There are a number of different possible definitions of austerity in the economic sense and the truth is that the UK does not enjoy nor suffer any of them. This isn’t quite what we get told but then that’s just the whining of people complaining that the money isn’t being spent upon them or their own voting blocs. British politics just does make a great deal more sense if we are appropriately cynical about it all.
One meaning of austerity is the purely economic one. That the economy is in some form of doldrum, we’re in a recession say. At which point the government should be spending more than it collects in taxes in order to stimulate it. Hey, we can believe this argument or not according to how much weight we put on Keynes but it is the way that absolutely every government and central bank model works. We’re not in a recession, we have 50 year record lows for unemployment, 50 year near record highs for the population to employment ratio, we’ve just not sitting here with some vast amount of labour resources that stimulus could or should put back to work.
We might have been, back in that recession, but we’re not now.
The other important meaning – other than not enough is being spent upon me and my mates – is that government’s just not taking enough of the economy to be able to run a government properly. This also rather fails:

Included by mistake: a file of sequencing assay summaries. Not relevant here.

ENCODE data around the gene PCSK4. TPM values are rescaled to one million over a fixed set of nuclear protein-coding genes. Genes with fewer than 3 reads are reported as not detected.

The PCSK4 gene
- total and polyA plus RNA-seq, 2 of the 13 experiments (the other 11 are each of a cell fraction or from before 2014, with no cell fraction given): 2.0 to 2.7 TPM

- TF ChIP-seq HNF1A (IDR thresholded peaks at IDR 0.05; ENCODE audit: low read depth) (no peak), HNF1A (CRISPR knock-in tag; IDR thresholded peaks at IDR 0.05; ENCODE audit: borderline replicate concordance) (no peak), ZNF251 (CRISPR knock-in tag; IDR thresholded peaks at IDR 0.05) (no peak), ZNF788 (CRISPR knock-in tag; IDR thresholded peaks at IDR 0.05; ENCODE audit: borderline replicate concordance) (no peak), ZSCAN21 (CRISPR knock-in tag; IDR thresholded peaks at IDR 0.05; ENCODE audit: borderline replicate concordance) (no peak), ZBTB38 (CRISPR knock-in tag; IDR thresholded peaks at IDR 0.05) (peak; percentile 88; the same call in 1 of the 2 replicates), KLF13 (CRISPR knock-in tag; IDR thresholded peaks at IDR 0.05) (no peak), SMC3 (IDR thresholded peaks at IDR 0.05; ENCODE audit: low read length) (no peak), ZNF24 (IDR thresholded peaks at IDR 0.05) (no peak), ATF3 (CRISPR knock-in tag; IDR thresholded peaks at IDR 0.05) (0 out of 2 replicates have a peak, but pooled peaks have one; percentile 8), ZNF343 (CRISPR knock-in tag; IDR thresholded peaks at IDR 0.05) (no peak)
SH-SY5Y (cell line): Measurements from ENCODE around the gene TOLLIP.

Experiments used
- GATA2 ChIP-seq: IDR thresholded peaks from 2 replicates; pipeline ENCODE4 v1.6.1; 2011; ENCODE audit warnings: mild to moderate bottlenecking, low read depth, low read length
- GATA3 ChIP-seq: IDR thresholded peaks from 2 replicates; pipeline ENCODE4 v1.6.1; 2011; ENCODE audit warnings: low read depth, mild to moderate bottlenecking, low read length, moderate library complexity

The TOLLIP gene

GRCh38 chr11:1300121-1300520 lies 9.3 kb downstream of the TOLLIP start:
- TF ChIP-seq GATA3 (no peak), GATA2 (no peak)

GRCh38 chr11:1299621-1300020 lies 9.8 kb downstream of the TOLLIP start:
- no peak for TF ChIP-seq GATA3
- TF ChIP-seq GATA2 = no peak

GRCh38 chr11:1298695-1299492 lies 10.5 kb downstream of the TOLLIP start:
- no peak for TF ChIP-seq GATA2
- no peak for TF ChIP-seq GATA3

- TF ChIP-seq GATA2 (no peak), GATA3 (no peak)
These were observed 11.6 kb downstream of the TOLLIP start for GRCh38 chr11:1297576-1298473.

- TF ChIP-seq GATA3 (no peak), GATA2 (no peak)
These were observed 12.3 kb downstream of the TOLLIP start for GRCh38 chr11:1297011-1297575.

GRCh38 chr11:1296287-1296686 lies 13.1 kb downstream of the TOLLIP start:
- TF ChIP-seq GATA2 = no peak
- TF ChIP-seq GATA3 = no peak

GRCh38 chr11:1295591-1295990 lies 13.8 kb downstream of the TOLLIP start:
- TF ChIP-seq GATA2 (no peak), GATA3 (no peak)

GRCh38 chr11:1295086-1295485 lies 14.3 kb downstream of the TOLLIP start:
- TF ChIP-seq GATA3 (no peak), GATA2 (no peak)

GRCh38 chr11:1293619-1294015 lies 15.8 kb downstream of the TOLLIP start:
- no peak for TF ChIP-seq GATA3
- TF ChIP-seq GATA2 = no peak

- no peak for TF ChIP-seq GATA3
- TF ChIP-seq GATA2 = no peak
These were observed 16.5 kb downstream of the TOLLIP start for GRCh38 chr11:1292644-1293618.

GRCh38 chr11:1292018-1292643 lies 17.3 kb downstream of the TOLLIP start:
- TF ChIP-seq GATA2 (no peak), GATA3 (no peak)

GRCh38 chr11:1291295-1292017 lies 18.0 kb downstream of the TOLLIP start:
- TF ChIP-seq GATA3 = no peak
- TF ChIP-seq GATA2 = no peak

The tax burden on British households and businesses has reached a 50-year high, analysis shows. Britain’s tax bill has hit a new high of 34.6 per cent, smashing through the 34.3 per cent of gross domestic product (GDP) seen in the early Sixties, according to historical data analysed for The Telegraph by the TaxPayers’ Alliance. It was as low as 32.7 per cent as recently as 2015.
We’re not, by any of our own historical comparisons, in a low tax economy. We’re in, by our own historical standards, in a high tax one. And one where there’s no unused resources argument for borrowing to stimulate. We’re simply not in austere times, we’re neither enjoying nor suffering austerity.
Which rather does beg the question well then, what the hell is happening? A goodly part is that simple whining. Less money for diversity advisers – and why not, this is rather what we change governments to do, change the balance of spending – produces whining from diversity advisers and those who gain from their votes. But there is something more. Over the generations we’ve promised ourselves lots of things from government. Lovely great big public sector pensions for example. The bill for these things is now coming due. That crowds out our ability to spend on things we’d like to decide upon now. We already decided, 40 years ago, where the wealth of the nation was going to be allocated.
Or as some of us have been saying these decades, we cannot afford what we’ve already promised ourselves which waves bye bye to our ability to have anything more.